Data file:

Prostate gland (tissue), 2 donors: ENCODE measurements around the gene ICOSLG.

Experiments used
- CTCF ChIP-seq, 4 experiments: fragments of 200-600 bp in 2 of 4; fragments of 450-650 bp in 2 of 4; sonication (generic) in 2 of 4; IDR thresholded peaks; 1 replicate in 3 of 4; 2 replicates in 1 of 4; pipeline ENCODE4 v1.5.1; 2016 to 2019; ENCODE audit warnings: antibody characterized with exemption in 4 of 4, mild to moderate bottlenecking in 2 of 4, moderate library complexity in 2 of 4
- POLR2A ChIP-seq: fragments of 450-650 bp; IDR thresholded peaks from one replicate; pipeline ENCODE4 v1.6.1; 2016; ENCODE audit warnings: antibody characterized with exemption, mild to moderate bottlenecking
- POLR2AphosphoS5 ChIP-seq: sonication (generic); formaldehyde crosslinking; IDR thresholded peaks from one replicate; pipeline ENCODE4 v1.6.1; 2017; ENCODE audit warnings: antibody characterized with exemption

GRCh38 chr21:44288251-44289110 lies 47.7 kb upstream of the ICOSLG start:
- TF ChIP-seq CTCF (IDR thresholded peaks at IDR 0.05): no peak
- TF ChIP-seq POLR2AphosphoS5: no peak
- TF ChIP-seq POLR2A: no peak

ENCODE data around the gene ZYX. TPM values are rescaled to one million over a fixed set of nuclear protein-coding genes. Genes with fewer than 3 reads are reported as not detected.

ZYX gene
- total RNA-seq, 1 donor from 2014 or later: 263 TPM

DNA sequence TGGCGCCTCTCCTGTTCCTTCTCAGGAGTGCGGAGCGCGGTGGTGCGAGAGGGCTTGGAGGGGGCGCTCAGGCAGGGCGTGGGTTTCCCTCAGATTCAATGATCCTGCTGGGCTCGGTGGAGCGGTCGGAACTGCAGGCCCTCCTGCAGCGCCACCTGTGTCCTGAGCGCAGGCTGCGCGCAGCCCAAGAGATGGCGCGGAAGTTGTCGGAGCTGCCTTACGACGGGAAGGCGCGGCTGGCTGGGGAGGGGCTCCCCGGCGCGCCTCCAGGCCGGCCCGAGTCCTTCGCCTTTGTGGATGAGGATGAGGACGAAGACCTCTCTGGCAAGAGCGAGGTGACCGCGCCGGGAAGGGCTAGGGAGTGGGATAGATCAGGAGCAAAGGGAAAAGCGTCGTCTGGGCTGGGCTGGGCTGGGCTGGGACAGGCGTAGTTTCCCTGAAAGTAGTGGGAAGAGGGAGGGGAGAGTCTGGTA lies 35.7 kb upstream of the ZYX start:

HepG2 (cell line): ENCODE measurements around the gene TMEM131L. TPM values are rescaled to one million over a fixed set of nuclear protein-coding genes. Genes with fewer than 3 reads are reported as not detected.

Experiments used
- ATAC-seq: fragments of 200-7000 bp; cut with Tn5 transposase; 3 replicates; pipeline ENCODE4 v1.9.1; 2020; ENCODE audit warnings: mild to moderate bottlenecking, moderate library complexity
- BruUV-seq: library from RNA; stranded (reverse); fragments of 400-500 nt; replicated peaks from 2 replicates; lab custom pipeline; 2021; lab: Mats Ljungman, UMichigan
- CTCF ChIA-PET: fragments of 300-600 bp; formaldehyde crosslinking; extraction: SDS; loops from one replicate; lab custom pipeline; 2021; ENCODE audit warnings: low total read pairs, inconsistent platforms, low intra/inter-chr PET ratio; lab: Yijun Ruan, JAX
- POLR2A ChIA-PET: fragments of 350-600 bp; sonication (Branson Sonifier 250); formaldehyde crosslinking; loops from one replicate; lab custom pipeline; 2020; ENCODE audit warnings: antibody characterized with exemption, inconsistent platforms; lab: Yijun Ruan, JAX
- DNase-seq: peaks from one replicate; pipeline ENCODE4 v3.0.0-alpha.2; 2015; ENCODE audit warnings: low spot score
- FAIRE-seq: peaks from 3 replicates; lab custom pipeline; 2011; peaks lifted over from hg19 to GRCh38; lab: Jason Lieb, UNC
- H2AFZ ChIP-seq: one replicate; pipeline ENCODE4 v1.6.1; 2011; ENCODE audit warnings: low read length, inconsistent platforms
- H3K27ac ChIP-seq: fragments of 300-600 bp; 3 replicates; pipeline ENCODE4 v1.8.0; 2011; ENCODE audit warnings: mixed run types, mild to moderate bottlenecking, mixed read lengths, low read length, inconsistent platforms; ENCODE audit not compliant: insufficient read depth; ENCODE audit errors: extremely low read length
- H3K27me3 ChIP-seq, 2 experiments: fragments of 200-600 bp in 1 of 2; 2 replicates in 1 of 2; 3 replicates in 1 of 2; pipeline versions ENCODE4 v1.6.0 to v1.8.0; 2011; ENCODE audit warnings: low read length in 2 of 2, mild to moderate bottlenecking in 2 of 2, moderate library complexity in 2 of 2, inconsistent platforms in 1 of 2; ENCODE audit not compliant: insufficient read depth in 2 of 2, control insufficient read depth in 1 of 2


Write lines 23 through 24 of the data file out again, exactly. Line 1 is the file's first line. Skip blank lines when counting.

- H3K27ac ChIP-seq: fragments of 300-600 bp; 3 replicates; pipeline ENCODE4 v1.8.0; 2011; ENCODE audit warnings: mixed run types, mild to moderate bottlenecking, mixed read lengths, low read length, inconsistent platforms; ENCODE audit not compliant: insufficient read depth; ENCODE audit errors: extremely low read length
- H3K27me3 ChIP-seq, 2 experiments: fragments of 200-600 bp in 1 of 2; 2 replicates in 1 of 2; 3 replicates in 1 of 2; pipeline versions ENCODE4 v1.6.0 to v1.8.0; 2011; ENCODE audit warnings: low read length in 2 of 2, mild to moderate bottlenecking in 2 of 2, moderate library complexity in 2 of 2, inconsistent platforms in 1 of 2; ENCODE audit not compliant: insufficient read depth in 2 of 2, control insufficient read depth in 1 of 2